John emphasizes this contrast. The priests and Levites and Pharisees who question him set up the foil. People are looking for the King, Priest, or Prophet, the One-Who-Is-To-Come, but John says he is only a voice. Indeed, in contrast to the One who is the “I AM” (egō eimi), John asserts, “I am NOT” (ouk eimi). The text, by what it says and by what it alludes to, bring the later part of Isaiah before us. The imagery of wilderness and Promised Land in connection to Isaiah refer us not to the past but to something new that is coming, the end of what is old. Not, I must say, the end of Israel as others say, but rather the fulfillment of God’s age-old promises to Israel.
The wilderness hints at the Sabbath, where there are no human works, where God is satisfied with His work. Psalm 95 spoke of how the people failed to enter God’s rest, and Hebrews 4 tells us how that rest was put on hold for another Day. That is the Day of which Isaiah speaks. The dove brooding over the waters of chaos, the dove that Noah released from the ark, has been searching for a place to rest, and finally finds it in Jesus (the One in whom the Father is well-pleased). The dove comes down to “abide” on Him.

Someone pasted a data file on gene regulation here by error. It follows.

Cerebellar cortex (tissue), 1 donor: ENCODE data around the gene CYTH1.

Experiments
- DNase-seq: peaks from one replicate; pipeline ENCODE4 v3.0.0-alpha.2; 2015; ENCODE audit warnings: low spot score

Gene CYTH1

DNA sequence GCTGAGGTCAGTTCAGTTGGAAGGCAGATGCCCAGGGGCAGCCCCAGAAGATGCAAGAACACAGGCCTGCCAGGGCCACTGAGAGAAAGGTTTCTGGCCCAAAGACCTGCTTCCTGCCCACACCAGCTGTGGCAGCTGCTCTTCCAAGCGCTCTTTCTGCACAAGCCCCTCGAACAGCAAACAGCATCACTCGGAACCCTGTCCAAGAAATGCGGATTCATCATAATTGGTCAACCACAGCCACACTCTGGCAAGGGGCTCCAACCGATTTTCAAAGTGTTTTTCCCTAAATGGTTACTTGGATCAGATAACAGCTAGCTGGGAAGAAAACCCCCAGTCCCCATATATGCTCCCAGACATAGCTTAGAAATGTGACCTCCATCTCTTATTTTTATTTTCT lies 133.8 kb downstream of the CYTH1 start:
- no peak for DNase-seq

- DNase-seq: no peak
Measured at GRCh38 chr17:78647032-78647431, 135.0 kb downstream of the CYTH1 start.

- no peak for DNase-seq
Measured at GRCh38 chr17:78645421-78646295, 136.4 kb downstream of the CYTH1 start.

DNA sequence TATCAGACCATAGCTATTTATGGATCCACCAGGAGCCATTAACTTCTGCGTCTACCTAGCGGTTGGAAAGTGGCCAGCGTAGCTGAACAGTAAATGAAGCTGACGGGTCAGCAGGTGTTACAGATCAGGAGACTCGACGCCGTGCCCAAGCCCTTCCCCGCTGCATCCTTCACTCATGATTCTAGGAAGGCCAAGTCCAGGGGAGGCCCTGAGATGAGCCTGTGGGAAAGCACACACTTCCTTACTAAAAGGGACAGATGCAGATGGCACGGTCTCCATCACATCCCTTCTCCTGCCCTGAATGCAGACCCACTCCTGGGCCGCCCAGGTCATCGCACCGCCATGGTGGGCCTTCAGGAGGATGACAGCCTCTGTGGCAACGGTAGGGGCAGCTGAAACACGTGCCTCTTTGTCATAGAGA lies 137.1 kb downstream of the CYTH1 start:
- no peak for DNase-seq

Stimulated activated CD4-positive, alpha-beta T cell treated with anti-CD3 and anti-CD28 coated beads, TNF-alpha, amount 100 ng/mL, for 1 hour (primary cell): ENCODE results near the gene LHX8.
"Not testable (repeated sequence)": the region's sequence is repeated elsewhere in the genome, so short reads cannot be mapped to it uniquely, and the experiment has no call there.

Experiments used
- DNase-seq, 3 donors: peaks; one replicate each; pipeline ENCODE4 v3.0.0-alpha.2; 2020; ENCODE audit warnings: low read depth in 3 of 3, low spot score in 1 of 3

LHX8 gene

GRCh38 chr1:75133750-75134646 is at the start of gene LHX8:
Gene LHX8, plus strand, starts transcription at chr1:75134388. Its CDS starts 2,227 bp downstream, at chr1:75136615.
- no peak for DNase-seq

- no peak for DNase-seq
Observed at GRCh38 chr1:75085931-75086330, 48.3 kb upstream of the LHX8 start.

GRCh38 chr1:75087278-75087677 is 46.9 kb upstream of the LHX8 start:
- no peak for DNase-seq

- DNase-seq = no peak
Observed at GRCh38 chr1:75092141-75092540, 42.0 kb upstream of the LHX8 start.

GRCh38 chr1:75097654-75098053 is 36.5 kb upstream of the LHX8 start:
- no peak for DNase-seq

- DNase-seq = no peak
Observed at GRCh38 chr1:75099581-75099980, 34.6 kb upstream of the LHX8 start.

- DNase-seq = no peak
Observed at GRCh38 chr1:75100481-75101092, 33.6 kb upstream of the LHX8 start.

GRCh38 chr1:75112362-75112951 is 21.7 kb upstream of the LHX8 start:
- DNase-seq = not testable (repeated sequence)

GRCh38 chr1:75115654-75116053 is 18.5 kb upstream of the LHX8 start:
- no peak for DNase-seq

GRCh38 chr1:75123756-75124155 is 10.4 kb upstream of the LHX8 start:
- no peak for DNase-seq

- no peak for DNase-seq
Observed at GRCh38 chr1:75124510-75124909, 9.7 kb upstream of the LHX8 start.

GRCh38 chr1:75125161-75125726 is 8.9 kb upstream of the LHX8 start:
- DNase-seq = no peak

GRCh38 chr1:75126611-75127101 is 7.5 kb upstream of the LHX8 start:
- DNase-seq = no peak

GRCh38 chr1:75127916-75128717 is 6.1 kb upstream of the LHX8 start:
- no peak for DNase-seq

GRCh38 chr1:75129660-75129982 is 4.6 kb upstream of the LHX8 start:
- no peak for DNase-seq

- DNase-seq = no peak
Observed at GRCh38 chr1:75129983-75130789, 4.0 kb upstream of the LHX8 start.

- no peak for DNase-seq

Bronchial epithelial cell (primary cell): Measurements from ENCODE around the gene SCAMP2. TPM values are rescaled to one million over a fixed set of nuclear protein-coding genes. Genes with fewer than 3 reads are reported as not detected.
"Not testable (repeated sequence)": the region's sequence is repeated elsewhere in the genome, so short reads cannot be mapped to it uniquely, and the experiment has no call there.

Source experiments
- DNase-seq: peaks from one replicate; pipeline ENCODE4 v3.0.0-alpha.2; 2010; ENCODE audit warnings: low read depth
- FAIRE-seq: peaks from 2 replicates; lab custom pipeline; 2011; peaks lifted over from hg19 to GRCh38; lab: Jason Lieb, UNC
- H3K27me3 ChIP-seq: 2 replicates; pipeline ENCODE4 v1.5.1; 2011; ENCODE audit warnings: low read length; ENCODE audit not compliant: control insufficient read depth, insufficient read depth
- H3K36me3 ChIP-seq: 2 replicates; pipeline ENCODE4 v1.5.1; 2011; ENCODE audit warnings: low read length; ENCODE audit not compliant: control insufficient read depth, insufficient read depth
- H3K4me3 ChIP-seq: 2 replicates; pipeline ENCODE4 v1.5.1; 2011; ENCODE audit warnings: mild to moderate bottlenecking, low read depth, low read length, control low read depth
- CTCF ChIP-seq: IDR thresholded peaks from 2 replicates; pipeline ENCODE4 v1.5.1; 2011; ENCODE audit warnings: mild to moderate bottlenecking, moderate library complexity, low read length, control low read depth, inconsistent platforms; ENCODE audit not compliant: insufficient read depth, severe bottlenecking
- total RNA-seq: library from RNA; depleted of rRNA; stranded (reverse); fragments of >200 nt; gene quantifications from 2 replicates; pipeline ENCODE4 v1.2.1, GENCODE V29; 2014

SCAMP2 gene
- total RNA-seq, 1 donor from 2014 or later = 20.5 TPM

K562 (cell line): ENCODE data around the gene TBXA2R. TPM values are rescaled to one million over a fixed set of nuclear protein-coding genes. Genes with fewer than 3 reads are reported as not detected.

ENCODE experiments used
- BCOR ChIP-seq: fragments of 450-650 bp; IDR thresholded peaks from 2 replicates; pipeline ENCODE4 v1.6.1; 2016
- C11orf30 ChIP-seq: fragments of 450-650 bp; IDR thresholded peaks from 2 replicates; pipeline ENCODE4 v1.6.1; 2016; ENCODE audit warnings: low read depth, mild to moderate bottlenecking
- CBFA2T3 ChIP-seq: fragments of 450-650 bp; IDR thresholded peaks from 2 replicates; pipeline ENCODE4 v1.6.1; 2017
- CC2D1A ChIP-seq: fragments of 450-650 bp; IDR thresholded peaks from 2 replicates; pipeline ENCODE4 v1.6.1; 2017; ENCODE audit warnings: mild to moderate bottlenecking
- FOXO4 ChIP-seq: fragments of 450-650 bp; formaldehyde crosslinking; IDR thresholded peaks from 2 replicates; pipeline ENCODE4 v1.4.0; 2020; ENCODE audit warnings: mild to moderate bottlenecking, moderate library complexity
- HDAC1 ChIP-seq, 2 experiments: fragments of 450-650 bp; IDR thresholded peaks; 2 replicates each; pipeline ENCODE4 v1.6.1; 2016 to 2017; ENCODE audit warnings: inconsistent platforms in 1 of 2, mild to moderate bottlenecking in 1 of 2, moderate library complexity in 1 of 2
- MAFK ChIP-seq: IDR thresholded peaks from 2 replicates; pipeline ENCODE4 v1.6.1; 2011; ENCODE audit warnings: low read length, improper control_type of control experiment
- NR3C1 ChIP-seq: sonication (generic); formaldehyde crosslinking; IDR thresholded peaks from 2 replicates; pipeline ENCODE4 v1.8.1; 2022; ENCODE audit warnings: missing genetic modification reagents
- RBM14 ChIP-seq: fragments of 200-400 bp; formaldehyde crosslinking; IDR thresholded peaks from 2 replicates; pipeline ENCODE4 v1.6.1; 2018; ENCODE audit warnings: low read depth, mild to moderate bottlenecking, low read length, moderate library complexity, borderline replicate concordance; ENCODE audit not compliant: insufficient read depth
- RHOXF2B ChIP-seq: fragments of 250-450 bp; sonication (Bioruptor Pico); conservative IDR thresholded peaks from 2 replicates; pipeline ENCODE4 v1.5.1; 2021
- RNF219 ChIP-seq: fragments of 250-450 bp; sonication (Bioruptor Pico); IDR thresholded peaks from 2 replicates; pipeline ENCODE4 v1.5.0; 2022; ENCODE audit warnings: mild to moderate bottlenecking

When we leave John the Baptist our attention moves to where Jesus “abides” and His disciples abiding with Him. The word “abide,” which means to stay, to remain, to dwell, has connotations of rest, rest and satisfaction. There is a Sabbath in Jesus, in our abiding in Him. The Sabbath-rest of the Promised Land is fulfilled in Jesus, who abides in the Father and who invites us to abide in Him. The peace He grants refers to this rest. “Peace to you” He says to His gathered disciples on the evening of Easter.